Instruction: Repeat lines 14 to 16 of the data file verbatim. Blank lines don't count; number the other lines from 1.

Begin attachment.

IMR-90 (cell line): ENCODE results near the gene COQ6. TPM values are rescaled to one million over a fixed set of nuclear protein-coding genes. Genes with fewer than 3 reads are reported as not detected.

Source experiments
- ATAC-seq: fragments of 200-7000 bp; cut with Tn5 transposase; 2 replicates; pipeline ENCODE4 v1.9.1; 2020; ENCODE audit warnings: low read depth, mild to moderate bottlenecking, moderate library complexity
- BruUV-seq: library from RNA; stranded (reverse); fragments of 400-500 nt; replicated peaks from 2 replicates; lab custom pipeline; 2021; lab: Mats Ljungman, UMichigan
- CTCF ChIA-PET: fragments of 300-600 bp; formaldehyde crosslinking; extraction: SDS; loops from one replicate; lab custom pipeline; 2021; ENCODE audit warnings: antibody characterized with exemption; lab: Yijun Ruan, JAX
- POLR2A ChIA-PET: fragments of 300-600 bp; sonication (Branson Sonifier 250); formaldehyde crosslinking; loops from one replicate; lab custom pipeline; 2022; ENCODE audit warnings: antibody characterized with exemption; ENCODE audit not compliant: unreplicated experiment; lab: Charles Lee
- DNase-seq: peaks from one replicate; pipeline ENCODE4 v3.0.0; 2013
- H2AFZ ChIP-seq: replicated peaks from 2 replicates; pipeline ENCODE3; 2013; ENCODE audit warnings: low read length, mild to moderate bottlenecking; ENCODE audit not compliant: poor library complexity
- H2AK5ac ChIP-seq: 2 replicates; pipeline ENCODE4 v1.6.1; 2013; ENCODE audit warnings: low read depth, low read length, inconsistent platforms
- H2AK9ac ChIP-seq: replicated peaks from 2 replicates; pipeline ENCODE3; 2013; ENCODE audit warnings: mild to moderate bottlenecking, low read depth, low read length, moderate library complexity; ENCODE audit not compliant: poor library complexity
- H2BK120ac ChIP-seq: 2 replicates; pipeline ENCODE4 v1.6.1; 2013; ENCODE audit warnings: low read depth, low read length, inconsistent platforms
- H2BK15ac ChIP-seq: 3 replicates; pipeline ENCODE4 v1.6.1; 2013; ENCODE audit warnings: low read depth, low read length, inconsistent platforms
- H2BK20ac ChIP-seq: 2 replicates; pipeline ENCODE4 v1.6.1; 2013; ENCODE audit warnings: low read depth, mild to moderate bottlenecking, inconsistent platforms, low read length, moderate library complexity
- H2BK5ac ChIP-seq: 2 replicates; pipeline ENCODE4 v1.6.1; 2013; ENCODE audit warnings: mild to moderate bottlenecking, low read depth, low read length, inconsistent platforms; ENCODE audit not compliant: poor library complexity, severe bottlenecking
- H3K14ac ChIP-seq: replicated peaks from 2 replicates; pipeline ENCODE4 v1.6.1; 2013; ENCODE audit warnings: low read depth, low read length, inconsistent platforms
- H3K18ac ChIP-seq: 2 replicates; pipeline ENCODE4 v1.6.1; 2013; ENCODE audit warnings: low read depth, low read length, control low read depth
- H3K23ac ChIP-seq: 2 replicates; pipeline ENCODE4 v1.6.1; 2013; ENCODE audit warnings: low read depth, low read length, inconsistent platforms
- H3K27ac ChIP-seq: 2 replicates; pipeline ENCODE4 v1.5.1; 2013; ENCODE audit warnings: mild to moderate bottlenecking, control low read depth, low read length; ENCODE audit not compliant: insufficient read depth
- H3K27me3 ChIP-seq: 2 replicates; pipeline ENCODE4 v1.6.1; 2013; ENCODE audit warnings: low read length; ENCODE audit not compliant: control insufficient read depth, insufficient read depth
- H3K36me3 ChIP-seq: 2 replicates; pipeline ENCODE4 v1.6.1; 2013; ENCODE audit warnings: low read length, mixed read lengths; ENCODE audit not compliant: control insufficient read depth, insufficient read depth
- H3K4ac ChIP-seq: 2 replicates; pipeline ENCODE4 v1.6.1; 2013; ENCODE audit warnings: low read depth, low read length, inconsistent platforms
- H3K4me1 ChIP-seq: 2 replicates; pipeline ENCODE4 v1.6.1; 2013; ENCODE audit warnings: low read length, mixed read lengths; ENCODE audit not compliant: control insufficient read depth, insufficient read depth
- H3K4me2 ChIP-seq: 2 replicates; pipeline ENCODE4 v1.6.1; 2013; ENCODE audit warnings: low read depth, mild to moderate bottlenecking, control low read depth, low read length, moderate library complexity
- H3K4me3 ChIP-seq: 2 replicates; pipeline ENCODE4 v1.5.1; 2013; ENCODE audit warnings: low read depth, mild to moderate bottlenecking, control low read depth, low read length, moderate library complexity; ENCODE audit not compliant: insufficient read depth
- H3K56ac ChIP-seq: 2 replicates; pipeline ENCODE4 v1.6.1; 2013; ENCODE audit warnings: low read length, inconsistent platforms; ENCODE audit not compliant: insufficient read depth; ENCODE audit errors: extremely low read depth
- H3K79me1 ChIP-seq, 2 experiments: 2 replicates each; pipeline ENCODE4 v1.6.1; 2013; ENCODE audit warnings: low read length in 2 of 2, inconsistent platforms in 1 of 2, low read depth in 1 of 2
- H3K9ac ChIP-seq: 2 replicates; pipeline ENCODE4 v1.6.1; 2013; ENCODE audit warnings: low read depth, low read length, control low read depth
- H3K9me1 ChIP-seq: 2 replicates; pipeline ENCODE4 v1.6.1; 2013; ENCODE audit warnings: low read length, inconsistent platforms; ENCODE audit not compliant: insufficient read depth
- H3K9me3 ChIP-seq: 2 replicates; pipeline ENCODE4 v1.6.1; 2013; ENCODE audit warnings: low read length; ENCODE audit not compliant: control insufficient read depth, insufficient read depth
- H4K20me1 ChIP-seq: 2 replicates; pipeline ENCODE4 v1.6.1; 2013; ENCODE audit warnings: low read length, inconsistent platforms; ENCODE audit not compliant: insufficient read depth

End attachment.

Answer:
- H2BK5ac ChIP-seq: 2 replicates; pipeline ENCODE4 v1.6.1; 2013; ENCODE audit warnings: mild to moderate bottlenecking, low read depth, low read length, inconsistent platforms; ENCODE audit not compliant: poor library complexity, severe bottlenecking
- H3K14ac ChIP-seq: replicated peaks from 2 replicates; pipeline ENCODE4 v1.6.1; 2013; ENCODE audit warnings: low read depth, low read length, inconsistent platforms
- H3K18ac ChIP-seq: 2 replicates; pipeline ENCODE4 v1.6.1; 2013; ENCODE audit warnings: low read depth, low read length, control low read depth